He wrote: “The organization and conduct of political parties in Africa also influence executive-legislature relations, apparently in favour of the executive in most emerging African democracies. In Nigeria, for instance, the strong attachment of political parties to executive arm of government is obvious. This is largely on the account that the executive remain the major source of funding for political parties. Accordingly, agenda control, roll-call behaviour of members and their re-election bids are influenced largely by the executive through the instrumentalities of political parties. Party structures (both within and outside the legislature) thus limits the powers and functionality of legislatures in Nigeria.
“Events have shown that the state governors in Nigeria exercise control over state legislatures much as the presidency does on the National Assembly. The influence and control of the state legislatures by governors appears to be more obvious and destructive to legislative autonomy than what obtains at the centre.”
In his findings, Baba argues that the vulnerability, weakness and limited capacity of state legislatures have made public accountability, transparency and probity dismal and limited at state level. “This has led to personalization of public funds by state governors with which they fund the activities of political parties and sponsor candidates for elections at all levels, particularly into the state legislature. The influence and powers of state governors over political parties and elections generally, has led to the emergence of predominantly one-party legislatures across Nigeria”.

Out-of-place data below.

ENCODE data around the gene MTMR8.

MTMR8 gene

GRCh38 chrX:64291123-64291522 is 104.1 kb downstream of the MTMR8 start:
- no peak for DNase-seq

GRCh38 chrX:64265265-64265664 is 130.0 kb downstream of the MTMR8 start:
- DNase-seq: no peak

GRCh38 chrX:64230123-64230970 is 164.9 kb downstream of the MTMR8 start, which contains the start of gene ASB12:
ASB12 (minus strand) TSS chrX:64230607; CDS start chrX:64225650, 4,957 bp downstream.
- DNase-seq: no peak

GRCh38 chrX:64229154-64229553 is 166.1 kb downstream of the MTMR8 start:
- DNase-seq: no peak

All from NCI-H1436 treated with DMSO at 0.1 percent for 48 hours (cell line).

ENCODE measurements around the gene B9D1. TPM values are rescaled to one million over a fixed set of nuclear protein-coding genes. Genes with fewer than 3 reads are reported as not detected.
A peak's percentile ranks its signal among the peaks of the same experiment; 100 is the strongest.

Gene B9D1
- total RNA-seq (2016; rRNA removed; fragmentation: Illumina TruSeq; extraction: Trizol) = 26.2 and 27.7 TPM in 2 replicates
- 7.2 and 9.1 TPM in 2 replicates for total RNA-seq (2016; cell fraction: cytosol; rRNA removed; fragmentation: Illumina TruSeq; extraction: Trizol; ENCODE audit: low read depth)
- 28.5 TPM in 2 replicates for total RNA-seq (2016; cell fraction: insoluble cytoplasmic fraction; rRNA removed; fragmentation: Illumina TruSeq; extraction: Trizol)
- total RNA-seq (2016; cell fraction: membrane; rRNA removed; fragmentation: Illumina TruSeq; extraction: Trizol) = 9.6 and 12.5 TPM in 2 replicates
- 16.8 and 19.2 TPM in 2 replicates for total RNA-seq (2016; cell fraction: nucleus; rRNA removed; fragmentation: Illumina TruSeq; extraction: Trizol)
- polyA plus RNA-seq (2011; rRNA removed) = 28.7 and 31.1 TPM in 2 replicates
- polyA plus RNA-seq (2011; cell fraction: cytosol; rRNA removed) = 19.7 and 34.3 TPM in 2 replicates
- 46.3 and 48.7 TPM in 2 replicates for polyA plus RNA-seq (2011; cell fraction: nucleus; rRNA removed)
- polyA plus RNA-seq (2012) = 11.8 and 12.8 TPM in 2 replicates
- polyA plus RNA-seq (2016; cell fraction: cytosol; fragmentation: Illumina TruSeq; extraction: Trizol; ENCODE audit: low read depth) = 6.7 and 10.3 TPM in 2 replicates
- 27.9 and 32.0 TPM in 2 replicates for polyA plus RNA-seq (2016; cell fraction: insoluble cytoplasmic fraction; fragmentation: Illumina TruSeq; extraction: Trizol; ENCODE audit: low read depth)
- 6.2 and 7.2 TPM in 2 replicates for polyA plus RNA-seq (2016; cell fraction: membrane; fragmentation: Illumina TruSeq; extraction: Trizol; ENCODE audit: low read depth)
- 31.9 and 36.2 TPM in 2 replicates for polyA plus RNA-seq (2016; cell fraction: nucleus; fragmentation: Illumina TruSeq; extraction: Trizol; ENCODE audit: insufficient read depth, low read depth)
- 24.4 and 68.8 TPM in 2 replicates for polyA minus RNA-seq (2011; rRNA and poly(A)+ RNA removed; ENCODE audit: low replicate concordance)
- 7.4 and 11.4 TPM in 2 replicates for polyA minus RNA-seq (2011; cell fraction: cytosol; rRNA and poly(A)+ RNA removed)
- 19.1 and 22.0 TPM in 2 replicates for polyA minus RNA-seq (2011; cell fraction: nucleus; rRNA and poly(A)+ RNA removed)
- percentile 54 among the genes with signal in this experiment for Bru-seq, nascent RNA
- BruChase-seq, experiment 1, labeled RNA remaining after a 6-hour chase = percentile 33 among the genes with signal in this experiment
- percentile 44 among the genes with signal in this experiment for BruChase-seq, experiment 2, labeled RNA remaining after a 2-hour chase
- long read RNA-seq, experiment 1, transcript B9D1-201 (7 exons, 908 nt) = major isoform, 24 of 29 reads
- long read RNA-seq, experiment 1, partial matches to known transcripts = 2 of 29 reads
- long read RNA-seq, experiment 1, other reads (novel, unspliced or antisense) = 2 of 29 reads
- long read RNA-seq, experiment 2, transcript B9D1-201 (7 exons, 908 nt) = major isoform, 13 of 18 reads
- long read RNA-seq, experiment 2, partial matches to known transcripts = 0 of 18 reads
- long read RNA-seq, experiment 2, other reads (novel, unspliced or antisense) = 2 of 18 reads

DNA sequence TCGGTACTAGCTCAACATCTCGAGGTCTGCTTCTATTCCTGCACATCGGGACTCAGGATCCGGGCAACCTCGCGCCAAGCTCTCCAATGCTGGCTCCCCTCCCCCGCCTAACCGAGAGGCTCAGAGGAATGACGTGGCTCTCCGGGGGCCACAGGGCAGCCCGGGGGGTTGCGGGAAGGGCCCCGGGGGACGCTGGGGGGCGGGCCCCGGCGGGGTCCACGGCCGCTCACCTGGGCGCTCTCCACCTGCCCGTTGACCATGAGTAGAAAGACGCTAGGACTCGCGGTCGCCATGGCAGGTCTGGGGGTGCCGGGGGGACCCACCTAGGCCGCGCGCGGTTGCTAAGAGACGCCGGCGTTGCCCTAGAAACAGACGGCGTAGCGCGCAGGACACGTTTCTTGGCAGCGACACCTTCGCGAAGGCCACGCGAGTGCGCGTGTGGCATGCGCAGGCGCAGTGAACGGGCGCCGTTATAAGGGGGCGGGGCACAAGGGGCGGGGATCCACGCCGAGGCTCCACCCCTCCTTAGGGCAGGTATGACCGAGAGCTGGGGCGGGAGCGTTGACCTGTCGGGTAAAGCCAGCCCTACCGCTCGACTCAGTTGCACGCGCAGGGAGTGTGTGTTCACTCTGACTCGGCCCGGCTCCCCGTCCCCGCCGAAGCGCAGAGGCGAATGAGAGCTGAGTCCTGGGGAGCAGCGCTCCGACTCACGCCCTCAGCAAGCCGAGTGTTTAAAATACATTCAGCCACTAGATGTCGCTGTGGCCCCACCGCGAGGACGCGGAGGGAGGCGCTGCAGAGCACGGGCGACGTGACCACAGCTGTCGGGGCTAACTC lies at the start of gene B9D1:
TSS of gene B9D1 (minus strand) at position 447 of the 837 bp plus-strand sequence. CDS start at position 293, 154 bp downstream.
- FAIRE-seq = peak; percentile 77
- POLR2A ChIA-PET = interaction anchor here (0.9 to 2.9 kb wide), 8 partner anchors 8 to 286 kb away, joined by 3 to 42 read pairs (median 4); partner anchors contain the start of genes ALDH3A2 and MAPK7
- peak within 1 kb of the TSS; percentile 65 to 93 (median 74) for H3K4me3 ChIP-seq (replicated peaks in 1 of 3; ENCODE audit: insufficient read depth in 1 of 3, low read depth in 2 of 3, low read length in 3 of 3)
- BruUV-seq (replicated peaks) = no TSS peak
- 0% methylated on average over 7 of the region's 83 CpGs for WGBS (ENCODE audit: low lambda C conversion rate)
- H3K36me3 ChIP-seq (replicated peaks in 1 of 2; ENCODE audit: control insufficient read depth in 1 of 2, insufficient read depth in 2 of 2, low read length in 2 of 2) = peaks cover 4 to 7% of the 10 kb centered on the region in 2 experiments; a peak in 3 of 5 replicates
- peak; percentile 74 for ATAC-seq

Without doubt, the above findings practically resonate with the ongoing executives’ party dominance in many State Houses Assembly in Nigeria such as Kano, Lagos, Jigawa, among others. For instance, Fashagba noted that in most states, where the incumbent state governors have defected to another party, most members of the state legislatures have often defected along with their respective state governors. In a state like Gombe, the entire members of the state legislature defected to the PDP in 2007, following the defection of the state governor from the opposition All Nigerian Peoples party (ANPP). Similarly, the entire members of the Kwara State assembly defected from the People’s Democratic Party (PDP) to the All Progressive Congress (APC), following the defection of the state governor and the political godfather of the politicians.
It is noteworthy that the extent of executives’ dominance over the State Houses of Assembly has featured in the most recent rejection of the proposal by the National Assembly for granting of financial autonomy to the 774 local government councils in the country, in the ongoing constitution amendment through concurrence of at least 24 of the 36 states Houses of Assembly.